There is no better time to ponder our American life than on the Fourth of July. Here in Madison, it is warm and beautiful. We never look and feel better than we do on the Fourth.
And it’s OK, despite our warts, to celebrate the notion of American exceptionalism. Not with bluster and bullying, but with earned pride and a dose of humility on the side.
Since America’s inception, the world has seen our nation as something special; a country with vast space and resources, with a spirit that celebrates freedom in all its forms.
But on this Fourth of July, a cloud hangs over our land and spirit. In an election that can only be seen as aberrant, we elected a man who does not see America as a shining light on a hill, or a nation of hope and change, but rather a failed country that is a disaster and wasteland, filled with citizens full of anger and fear.
In fact, fear is what this president has peddled to gain power. The Aberrant One hawked a fear of science, fear of a free press, fear of the immigrant class from which most of us came, and most awfully, fear of each other, all the way to the most powerful chair in the world.
And what is even more appalling—he did it with no true understanding of who we are, where we came from and how our great nation operates in the world.
The Aberrant One wants us to be afraid. He needs us to be fearful.
But what he doesn’t understand is that we are a country that has stood up to fear since our earliest days, and never once blinked.
The Aberrant One wants us to panic when a deranged terrorist in London, espousing a warped view of religion, drives a van into a group of people and tragically kills a handful of them. Immediately, the small man tweets panic to the world. Why? He must stoke that weak flame of fear he has created. When a mad dog in Manchester sets off a bomb amid school girls at a concert, the Aberrant One doesn’t see an opportunity to stand tall, he sees a chance to spook the global herd.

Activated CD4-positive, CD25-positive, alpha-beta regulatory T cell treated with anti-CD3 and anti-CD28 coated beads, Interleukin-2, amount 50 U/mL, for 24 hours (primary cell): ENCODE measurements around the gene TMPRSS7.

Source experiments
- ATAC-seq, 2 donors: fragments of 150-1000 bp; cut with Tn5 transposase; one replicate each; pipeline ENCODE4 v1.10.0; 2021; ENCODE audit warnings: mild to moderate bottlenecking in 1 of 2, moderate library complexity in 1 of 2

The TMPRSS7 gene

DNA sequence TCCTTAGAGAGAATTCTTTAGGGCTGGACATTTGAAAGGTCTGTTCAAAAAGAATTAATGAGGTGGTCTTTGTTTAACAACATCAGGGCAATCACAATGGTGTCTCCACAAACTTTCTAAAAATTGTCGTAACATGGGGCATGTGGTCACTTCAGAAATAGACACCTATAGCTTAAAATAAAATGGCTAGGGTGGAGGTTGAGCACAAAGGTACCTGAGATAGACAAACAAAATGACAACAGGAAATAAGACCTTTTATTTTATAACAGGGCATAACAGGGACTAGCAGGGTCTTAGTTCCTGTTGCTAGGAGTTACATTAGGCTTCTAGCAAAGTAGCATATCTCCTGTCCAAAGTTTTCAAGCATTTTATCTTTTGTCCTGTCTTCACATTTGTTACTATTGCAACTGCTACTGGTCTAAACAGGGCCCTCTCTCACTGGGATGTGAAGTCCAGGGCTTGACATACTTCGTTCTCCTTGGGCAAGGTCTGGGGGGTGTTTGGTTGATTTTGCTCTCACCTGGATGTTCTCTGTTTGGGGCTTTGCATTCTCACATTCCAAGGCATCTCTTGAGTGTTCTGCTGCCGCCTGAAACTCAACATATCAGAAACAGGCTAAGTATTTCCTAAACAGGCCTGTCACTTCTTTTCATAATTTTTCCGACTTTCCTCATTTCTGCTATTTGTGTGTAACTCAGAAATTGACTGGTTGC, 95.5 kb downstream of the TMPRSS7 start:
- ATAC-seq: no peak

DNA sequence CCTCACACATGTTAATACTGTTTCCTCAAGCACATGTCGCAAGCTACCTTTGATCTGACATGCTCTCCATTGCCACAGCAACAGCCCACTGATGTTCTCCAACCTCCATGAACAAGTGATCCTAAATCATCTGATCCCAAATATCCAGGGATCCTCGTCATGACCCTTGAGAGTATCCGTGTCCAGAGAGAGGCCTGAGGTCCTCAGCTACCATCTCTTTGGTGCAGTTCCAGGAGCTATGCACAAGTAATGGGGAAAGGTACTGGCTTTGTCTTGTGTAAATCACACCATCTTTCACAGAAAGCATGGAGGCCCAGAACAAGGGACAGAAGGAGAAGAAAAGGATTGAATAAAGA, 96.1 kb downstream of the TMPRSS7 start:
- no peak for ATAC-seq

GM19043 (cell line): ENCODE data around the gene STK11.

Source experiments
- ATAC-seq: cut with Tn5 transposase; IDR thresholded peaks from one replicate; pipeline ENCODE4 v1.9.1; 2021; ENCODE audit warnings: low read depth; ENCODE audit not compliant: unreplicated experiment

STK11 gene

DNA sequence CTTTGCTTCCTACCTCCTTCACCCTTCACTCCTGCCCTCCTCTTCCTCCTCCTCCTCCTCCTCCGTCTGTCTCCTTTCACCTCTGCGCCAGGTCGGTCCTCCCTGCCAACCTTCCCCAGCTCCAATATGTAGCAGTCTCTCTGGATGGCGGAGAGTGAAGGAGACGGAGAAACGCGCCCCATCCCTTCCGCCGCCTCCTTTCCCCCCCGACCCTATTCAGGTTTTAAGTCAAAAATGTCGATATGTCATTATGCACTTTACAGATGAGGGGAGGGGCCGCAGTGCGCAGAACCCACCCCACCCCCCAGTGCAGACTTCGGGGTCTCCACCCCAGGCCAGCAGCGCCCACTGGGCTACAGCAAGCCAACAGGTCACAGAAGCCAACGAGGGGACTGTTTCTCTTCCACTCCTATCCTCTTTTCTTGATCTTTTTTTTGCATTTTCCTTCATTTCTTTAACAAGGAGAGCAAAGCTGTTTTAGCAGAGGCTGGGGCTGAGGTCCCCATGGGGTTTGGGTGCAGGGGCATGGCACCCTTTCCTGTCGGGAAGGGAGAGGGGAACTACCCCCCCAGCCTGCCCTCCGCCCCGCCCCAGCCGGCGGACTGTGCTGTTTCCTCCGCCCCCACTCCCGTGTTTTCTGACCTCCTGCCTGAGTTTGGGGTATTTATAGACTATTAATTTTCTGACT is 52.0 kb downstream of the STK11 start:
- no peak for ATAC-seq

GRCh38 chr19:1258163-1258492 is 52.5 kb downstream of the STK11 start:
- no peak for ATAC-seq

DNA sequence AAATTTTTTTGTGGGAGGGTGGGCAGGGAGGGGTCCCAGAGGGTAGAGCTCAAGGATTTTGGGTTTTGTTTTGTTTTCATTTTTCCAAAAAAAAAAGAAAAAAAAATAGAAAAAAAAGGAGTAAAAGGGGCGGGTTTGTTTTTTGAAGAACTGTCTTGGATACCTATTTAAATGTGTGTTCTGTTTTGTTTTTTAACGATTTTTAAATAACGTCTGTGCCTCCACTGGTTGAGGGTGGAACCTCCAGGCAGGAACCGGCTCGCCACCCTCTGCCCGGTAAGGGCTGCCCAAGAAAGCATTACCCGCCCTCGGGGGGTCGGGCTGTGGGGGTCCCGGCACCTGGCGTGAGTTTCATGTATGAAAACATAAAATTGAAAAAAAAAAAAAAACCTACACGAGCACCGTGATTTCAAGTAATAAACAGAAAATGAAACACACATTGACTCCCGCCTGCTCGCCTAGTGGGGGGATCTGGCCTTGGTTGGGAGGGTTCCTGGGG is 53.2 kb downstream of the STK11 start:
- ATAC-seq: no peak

But the tiny man knows so little about the free people of America and the world, and what we have endured.
America survived a Civil War that killed 620,000 combatants and another 50,000 civilians. Not only did our country survive, we soon became a global power.
America lost 116,000 men on the European fields of World War I, while the world lost some 17 million people. Yet the democracies of the world prevailed.
In the next war, America sacrificed nearly a half million brave warriors, while the world lost 50-80 million souls. Great men like Roosevelt and Churchill guided the world through those dark years, not with the whine of panic and pettiness but with words of resolve and courage.
And for perspective on the latest acts of terror, our ally England lost around 67,000 civilians to German bombs. And yet the Allies defeated the Nazi regime, themselves the greatest aberration of modern history.
In the ensuing years, America has faced terrorism everywhere; in Beirut, Tehran, Benghazi, and in the heart of New York City, yet combined, the losses we have endured don’t match the losses of just three days at Gettysburg. In that war, Abraham Lincoln used his words not to pull us apart, but to bring freedom to slaves, honor to the dead of both sides and urge healing without retribution. It is an insult to our history for the current occupant of the White House to tweet fear from the office where Lincoln created the consoling words for the Gettysburg address.
But here is the good news: America isn’t very good at being afraid. Being brave is what we do; on the battlefield, in the courts and with each other.
So when the exploding red white and blue lights shine down on us all, no matter how we vote, remember that we have always figured out a way to make America a little better with each generation. And we don’t do it out of fear. We do it because we love freedom for ourselves and others.
And that is why, warts and all, we are the greatest country in the world.
Now will someone please light some big-ass fireworks?
Madison-based television producer John Roach writes this column monthly. Reach him at email@example.com.